Revolutionizing hunger

Revolutionizing hunger

Revolutionizing hunger
How Palestinians faced impoverishment in the 1936 Revolt
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While land theft was the wide agenda of the British Mandate in Palestine, it also stole  livelihood of which had formed a part of the identity of thousands of Palestinians. Despite the gaping hole of the loss of land that shaped Palestinian national identity for the following decades, it became at the same time a renewed cause for resistance, which continued to galvanize revolutions and Intifadas from 1936 until today.

Palestinians entered the second decade of the last century exhausted by natural disasters and global crises. Locusts devoured farmland in 1915, and in 1927 a terrible earthquake shook the country. Two years later, Palestinians felt the effects of an economic collapse resulting from the Great Depression, which lasted for many years after.1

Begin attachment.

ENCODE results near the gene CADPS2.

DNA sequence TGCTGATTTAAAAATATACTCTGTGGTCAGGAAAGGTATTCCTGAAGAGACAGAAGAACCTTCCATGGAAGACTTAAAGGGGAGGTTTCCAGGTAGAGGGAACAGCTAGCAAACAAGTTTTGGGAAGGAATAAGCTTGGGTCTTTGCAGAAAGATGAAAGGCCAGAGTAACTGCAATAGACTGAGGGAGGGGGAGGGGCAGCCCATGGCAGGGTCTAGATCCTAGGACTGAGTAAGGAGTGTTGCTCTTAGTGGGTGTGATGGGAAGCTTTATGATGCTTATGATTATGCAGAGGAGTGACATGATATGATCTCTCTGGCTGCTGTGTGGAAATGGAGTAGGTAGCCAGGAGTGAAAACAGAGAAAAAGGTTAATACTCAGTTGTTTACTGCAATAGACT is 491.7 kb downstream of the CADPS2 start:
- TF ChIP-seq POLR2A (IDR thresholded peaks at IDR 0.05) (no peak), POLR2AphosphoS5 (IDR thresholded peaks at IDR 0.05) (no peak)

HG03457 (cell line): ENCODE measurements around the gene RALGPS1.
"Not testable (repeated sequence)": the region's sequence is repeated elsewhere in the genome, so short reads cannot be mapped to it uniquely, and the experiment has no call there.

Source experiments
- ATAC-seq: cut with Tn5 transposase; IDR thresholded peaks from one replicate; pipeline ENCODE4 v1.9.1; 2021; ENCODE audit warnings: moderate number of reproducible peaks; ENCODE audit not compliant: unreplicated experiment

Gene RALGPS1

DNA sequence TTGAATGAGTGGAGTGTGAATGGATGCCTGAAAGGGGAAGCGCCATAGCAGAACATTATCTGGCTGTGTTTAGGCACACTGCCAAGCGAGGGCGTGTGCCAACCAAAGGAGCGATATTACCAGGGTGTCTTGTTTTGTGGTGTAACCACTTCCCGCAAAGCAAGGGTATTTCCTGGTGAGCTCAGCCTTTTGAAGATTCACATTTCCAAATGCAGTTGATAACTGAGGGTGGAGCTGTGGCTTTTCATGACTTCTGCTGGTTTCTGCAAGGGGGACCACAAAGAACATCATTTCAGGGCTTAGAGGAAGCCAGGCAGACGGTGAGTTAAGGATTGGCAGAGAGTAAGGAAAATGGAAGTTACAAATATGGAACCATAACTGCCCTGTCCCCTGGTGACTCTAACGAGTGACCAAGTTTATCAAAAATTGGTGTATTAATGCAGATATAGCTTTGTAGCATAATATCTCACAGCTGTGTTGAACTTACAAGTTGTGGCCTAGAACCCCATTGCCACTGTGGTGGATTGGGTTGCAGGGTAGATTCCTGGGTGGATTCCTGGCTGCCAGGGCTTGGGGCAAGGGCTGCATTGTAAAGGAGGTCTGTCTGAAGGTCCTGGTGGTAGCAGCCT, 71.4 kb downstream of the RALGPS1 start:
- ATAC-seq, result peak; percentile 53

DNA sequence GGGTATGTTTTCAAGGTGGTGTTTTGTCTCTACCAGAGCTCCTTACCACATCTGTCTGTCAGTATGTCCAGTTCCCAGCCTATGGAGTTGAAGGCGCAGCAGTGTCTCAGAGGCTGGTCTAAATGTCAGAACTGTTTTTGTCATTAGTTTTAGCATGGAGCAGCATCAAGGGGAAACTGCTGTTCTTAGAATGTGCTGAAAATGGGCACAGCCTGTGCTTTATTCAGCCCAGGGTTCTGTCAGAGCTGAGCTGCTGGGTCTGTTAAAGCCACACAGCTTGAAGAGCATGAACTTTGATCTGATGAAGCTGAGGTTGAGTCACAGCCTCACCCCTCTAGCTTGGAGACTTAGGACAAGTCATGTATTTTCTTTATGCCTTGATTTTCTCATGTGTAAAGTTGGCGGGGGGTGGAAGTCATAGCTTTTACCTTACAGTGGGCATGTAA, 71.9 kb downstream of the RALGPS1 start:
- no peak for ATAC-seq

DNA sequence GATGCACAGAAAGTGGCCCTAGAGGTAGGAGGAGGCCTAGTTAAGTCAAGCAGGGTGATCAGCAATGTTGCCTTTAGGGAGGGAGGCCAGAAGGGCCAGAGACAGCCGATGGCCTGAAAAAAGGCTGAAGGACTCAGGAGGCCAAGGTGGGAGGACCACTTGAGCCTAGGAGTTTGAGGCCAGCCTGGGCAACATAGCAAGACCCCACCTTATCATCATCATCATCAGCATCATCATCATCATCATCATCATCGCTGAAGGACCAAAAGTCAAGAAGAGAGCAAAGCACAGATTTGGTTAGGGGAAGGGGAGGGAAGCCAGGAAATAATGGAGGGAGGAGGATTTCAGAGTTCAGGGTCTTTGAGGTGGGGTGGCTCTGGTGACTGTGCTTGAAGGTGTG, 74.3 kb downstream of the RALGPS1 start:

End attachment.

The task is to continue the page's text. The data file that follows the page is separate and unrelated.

• 1. Nakhleh, Kamel Mahmoud. Filastin wa al-Intidab al-Britani [Palestine and the British Mandate]. Beirut: 1974, p. 27.
Nablus Earthquake 1927

These successive crises fueled the British Mandate’s policies of counterinsurgency. The administration levied exorbitant taxes upon Palestinians ever since it took control over the country, collecting the taxes in the Egyptian currency without taking into consideration the prevailing miserable economic conditions.1 British authorities also tightened the screws on farmers by preventing them from using the railway to ship their crops, which in turn led to the crops’ overaccumulation and a decrease in their price. As a result farmers were unable to pay their taxes.